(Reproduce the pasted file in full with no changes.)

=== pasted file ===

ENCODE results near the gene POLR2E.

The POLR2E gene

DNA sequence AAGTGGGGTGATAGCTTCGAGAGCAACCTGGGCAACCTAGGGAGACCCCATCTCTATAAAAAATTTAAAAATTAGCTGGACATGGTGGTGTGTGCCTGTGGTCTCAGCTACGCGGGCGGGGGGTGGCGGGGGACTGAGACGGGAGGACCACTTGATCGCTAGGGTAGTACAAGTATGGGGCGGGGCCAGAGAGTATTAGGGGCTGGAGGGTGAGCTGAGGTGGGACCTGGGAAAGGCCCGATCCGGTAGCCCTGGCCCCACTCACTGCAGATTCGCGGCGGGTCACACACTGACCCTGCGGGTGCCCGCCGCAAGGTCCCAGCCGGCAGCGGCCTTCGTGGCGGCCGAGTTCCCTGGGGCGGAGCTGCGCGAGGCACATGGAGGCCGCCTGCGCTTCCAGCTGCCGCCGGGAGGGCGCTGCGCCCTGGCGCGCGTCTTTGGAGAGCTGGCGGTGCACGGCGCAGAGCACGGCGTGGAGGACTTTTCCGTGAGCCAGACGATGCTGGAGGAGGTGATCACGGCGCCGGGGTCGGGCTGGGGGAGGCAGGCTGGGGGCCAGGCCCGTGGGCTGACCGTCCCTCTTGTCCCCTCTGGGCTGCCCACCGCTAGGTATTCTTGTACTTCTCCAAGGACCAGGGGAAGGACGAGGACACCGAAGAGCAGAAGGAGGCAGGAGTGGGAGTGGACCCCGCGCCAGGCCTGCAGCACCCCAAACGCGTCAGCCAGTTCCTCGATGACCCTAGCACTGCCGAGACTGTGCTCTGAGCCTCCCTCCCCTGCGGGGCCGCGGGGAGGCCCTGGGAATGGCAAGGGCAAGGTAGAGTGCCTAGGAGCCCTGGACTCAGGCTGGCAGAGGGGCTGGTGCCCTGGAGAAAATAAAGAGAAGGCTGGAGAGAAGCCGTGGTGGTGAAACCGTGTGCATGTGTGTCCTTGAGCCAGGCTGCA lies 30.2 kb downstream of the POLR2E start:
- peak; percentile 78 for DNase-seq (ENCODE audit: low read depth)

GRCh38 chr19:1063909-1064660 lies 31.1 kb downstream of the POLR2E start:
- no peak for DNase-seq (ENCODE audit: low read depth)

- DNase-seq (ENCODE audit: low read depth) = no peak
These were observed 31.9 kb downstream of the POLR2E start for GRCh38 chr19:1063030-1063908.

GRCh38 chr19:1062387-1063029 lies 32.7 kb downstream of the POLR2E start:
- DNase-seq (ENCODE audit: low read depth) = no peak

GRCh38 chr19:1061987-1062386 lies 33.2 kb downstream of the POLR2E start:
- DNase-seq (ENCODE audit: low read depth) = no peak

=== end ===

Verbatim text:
ENCODE results near the gene POLR2E.

The POLR2E gene

DNA sequence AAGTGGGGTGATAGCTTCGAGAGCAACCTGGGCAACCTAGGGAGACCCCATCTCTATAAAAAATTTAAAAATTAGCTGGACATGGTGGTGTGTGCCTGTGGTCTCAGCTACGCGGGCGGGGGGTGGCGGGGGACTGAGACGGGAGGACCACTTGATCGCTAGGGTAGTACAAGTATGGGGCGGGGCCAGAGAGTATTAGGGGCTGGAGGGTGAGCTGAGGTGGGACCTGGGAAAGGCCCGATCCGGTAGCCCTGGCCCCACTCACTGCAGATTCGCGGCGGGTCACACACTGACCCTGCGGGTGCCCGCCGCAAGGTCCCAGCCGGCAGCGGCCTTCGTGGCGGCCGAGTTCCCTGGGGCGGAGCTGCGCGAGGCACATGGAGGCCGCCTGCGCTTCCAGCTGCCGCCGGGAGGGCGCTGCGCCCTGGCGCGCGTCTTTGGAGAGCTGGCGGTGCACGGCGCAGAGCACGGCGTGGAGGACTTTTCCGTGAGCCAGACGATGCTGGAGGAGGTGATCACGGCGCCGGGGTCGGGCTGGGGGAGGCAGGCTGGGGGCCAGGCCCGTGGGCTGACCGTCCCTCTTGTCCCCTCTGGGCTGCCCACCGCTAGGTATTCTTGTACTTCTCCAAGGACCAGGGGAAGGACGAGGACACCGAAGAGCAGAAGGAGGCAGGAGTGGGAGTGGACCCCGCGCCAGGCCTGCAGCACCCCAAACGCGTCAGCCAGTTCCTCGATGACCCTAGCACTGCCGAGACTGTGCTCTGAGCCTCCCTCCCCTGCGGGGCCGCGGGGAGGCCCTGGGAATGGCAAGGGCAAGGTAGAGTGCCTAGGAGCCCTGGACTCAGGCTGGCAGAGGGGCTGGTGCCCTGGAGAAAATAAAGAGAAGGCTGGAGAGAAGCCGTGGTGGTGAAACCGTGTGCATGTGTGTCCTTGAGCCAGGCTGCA lies 30.2 kb downstream of the POLR2E start:
- peak; percentile 78 for DNase-seq (ENCODE audit: low read depth)

GRCh38 chr19:1063909-1064660 lies 31.1 kb downstream of the POLR2E start:
- no peak for DNase-seq (ENCODE audit: low read depth)

- DNase-seq (ENCODE audit: low read depth) = no peak
These were observed 31.9 kb downstream of the POLR2E start for GRCh38 chr19:1063030-1063908.

GRCh38 chr19:1062387-1063029 lies 32.7 kb downstream of the POLR2E start:
- DNase-seq (ENCODE audit: low read depth) = no peak

GRCh38 chr19:1061987-1062386 lies 33.2 kb downstream of the POLR2E start:
- DNase-seq (ENCODE audit: low read depth) = no peak